Extend Scrollbar Range With Class

by Karl E. Peterson

  Q Extend the Scrollbar's Range
I can't believe VB's native scrollbar controls still offer only an Integer range for their Value property. It's often more convenient for me to have this control scale into the Long range instead. How can I work around this problem?

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A You said the magic word: scale. I once wrote a class for Visual Basic 4.0 How-To (Waite Group Press) that scaled a native scrollbar's Value property into the Long range. In the VB4 days, this took much more work than today, thanks to VB5's addition of WithEvents. Previously, the client needed to notify the class whenever the user altered a scrollbar's Value. Now the complete solution is drop-in´┐Żready, and requires only a few lines of setup code to initialize.

CLongScroll offers a Client property, which accepts either a vertical or a horizontal scrollbar for the class to manage. The Client property is interesting because you can pass two different object types to it. This requires two typed object references, each capable of sinking events, and a third generic object reference that you use to access the shared native properties of either specific type (see Listing 1). Other properties of the class mirror those offered by scrollbars: Value, Min, Max, SmallChange, and LargeChange (see Listing A).

The class must track the virtual values for all the standard properties. These, together with cached copies of the actual values, allow easy calculations to determine what new Value should be exposed as the user adjusts a Client scrollbar. Differentiating between a LargeChange and a SmallChange action can be tricky, but it's the only way you can alter the Value appropriately if the user initiates either. My solution: Assign a known value to these properties and compare it to the difference between a new Value and a previous Value.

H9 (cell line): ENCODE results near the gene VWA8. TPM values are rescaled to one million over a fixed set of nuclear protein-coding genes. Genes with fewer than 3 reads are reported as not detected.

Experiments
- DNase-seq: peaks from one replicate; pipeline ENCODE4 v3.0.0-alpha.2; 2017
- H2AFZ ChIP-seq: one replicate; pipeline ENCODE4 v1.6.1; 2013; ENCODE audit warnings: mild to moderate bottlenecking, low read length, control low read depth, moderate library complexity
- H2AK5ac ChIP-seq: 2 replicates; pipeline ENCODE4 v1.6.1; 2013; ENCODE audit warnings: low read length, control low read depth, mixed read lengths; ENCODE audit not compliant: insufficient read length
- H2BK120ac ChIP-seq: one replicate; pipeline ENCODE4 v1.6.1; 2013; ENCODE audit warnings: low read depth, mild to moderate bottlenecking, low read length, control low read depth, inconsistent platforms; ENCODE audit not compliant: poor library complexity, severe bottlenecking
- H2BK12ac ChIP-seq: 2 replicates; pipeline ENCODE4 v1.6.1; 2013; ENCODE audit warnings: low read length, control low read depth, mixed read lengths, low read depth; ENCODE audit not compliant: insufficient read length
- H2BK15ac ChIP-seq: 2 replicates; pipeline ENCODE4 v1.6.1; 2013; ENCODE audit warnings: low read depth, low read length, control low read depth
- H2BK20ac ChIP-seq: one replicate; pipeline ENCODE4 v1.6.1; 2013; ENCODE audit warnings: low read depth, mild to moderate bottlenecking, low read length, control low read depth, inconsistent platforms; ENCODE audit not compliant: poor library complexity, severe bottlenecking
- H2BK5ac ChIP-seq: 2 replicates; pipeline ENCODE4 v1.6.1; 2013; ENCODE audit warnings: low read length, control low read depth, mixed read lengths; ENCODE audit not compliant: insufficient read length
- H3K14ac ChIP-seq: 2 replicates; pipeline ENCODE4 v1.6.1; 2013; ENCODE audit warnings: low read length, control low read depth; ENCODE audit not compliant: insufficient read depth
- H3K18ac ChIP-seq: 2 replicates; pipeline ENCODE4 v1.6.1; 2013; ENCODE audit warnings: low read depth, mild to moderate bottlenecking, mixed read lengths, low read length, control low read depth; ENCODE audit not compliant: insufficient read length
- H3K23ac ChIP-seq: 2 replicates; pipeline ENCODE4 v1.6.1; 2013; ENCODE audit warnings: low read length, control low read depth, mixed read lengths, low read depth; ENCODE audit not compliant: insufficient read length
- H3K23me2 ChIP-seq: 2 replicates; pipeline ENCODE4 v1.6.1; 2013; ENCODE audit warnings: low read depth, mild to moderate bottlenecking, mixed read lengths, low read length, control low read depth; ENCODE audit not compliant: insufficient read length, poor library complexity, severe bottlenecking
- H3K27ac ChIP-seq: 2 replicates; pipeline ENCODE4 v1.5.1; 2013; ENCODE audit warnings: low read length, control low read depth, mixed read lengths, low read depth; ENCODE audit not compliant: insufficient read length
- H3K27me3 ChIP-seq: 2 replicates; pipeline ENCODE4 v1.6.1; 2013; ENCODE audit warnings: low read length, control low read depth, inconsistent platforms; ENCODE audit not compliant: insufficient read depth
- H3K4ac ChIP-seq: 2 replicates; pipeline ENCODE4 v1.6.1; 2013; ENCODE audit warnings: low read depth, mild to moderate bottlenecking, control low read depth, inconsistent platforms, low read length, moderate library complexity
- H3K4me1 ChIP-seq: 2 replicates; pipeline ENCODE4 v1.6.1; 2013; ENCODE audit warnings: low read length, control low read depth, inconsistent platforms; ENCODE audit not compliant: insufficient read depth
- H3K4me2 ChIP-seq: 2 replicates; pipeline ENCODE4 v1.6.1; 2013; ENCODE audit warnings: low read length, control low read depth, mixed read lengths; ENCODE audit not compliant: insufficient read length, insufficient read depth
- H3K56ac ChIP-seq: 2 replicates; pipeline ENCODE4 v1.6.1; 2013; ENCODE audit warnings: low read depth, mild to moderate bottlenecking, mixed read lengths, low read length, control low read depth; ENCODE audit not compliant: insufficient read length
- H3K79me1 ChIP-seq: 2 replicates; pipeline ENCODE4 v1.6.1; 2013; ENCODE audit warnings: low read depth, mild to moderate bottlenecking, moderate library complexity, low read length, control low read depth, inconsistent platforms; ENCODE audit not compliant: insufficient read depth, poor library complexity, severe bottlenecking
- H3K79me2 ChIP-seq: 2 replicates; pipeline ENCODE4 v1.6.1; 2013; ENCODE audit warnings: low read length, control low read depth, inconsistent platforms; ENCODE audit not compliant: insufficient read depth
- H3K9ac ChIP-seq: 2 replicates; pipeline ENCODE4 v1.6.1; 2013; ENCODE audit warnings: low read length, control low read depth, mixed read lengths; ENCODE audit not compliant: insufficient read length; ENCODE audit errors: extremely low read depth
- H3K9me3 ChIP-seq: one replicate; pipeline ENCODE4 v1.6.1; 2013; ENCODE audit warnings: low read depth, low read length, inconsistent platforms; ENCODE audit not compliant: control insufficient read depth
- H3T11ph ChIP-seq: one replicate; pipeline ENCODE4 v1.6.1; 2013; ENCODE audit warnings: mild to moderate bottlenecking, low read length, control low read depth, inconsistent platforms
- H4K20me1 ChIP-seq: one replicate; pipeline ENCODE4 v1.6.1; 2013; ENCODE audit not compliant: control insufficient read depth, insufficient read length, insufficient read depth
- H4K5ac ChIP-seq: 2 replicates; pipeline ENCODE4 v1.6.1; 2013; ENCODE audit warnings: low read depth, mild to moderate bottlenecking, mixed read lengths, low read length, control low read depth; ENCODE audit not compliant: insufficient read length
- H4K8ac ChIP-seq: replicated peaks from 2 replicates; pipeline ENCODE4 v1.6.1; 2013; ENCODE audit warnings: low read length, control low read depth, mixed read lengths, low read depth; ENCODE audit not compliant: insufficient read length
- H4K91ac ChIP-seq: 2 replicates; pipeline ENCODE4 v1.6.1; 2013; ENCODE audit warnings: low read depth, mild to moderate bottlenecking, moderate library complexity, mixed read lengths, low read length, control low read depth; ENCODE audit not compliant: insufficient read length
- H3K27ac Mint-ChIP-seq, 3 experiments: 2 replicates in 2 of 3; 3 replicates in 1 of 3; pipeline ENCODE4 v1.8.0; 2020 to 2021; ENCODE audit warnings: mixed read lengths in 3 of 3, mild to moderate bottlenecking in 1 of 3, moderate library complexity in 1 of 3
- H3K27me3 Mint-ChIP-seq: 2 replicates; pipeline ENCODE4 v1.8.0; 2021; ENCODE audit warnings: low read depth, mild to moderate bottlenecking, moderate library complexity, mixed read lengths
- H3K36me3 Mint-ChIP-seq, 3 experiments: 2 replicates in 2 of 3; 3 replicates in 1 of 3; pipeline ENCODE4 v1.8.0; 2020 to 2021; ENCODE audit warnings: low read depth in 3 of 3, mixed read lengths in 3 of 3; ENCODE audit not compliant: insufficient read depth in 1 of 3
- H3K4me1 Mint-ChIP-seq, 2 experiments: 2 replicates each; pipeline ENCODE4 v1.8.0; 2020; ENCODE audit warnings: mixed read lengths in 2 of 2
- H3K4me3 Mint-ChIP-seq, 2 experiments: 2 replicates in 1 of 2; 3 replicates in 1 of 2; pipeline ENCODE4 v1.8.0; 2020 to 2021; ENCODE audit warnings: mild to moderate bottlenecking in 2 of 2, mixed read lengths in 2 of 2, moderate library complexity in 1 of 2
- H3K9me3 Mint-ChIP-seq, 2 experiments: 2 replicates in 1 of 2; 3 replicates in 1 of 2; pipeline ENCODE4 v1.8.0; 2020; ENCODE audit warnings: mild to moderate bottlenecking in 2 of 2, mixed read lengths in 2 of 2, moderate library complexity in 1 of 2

You manage the virtual value mapping in the ClientChange routine, which is called when either the Change or Scroll events fire. After the required calculations, you assign a new Value to the client. To prevent unwanted recursion, set and check a private flag before this assignment to ensure ClientChange isn't entered endlessly. Clear the flag after assignment (see Listing 2).

To use the CLongScroll class, declare an instance of it in your form, using WithEvents to specify the class as an event sink. During the Form_Load event, assign a native scrollbar to the class's Client property:

' Variable to use for virtual scrollbar
Private WithEvents hsb As CLongScroll

Private Sub Form_Load()
   ' Create new instance of virtual
   ' scrollbar, and assign HScroll1.
   Set hsb = New CLongScroll
   Set hsb.Client = HScroll1

   ' Set default values for this demo.
   With hsb
      .Min = 0
      .Max = 10000000   '10 Million!!!
      .SmallChange = 1
      .LargeChange = 25000
      .Value = 0
   End With
End Sub

From there, use the class's Change event as you would that of the native scrollbar.

Q Recover Lost Passwords
Is it just me, or are passwords proliferating with each passing day? I sometimes forget a password, and it grates on me to see it hidden behind those silly asterisks in an unforgiving dialog. Can you tell me how to retrieve the hidden contents of these password fields?

A You've hit on what some might consider a fundamental security flaw in Windows. Applications can provide a password character in place of what's actually typed into standard edit controls (the Textbox in VB). Many developers don't know that this "protection" is no better than the lock on the user's office door. If the PC is accessible, any dialog that prompts with this field already filled in is vulnerable to easy attack.